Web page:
“We’re embracing digital now faster than ever before, building capabilities that enable faster, more relevant consumer and business insights that drive value. We’re trying to reach customers across every touchpoint and to do that we have to re-assess the traditional rules of data integration and BI analytics.”
“That means real-time data analysis and democratised, on-demand access to it. It means proactively creating data assets with actionable insight before a team even knows they need it.
“The next-gen organisations are the ones doing that: not reacting and responding but building strong momentum for data & analytics usage to think proactively about how data as an asset will help us make the best decisions in the future.”
“For Mars, we continue to evolve new ways of working and thinking, such as User Centricity and Design Thinking for strategic initiatives to make sure we challenge each other by keeping our end-user at the heart of decision-making.
“Then it’s simply leveraging the tools and getting the results, which almost happens on autopilot. Because once you put the building blocks in place — like the APIs, the data services, the data lake, the analytics, the dashboards, and building data as an asset — it’s simple. And the more and more you iterate, the more automation and re-usability kicks in, and starts to do the work for you.”
Ido Biger is in charge of data engineering and data science at El Al, Israel’s flagship airline, established in 1948. Data has always been integral to their operation but it’s become even more important as the pandmeic wrought havoc on the industry.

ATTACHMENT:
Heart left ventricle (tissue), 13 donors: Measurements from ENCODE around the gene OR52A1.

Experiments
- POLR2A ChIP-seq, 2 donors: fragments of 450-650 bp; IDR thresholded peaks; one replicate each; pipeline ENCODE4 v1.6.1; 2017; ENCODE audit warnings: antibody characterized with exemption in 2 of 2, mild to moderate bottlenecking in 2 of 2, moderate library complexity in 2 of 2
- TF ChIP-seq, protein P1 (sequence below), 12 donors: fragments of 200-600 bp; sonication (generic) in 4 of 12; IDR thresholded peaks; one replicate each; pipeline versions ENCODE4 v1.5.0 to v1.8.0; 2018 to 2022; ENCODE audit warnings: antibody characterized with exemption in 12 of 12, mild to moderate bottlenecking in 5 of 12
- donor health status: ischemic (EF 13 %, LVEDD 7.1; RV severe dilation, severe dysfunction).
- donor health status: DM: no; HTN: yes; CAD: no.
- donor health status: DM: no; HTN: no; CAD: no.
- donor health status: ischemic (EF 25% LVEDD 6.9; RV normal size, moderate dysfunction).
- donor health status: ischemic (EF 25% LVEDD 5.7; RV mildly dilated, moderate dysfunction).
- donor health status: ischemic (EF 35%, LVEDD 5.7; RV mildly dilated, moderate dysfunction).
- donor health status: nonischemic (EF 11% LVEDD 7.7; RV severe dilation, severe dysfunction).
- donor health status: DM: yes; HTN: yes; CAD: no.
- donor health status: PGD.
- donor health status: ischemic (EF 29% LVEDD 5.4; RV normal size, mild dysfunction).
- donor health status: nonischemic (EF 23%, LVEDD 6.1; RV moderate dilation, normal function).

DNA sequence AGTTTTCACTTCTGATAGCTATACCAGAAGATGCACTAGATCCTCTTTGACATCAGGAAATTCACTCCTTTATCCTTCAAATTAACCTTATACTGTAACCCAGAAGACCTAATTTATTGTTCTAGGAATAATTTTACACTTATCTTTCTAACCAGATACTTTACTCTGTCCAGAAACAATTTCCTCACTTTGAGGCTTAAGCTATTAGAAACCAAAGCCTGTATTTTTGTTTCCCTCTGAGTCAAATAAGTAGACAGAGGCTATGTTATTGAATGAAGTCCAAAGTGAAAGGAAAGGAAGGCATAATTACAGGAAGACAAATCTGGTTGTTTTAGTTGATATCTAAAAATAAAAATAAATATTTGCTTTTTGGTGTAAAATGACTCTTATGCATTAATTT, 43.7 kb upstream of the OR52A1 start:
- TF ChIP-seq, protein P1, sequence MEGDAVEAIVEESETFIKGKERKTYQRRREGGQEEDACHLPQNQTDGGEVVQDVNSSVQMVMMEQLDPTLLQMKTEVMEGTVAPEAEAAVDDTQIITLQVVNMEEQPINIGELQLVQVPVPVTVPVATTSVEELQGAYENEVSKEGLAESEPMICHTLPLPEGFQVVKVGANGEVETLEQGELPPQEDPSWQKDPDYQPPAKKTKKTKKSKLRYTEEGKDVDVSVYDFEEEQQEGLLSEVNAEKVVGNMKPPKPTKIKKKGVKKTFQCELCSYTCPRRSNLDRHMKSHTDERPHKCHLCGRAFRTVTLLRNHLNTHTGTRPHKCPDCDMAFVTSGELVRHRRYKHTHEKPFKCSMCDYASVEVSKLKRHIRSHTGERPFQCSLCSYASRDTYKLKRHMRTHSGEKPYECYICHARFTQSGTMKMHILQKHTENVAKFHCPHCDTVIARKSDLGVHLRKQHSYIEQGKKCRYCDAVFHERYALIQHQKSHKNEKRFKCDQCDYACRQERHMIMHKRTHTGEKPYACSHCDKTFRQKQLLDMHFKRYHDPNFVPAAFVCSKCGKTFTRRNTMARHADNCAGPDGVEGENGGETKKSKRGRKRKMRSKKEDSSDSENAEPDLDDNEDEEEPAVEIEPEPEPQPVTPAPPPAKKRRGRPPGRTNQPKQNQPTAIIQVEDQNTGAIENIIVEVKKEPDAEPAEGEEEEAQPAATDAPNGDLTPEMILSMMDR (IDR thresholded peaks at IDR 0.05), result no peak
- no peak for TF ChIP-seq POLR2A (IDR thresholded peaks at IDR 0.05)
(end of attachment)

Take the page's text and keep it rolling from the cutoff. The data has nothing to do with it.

Currently, El Al are only operating emergency flights and cargo flights, so the cargo team having access to all the data they need — financial records, cashflow, commerce etc — is critical.
“We chose Tableau for the ease of combining and unifying separate sources that were never previously combined—customer satisfaction, performance, predictive maintenance etc. It allowed us to come up with a rapid approach, and the self-service platform meant we could easily make our own data products.”
One such product is the on-time flight performance dashboard. It combines data from 12 different sources and displays it in a joined-up, intuitive UI that immediately lets them analyse all their cargo and commercial flights, down to the finest details (like how tolerance for delays differs from airport to airport, and why business travellers tend to be more relaxed on their return flights than when outbound).
“By combining the data sources, Tableau lets you understand that so easily. In this time the most important thing is to build data products fast so we can know if we’re on the right track, and focus efforts on what’s most valuable,” Biger explained.
Trailblazers like Henkel, Mars and El Al are using data analytics to navigate the current crisis and plan for the future. But the opportunity to do just the same is just as real for every other kind of enterprise.
Watch their stories, and many more, from Salesforce Live: EMEA to find out what the cutting edge looks like and what you need to get there.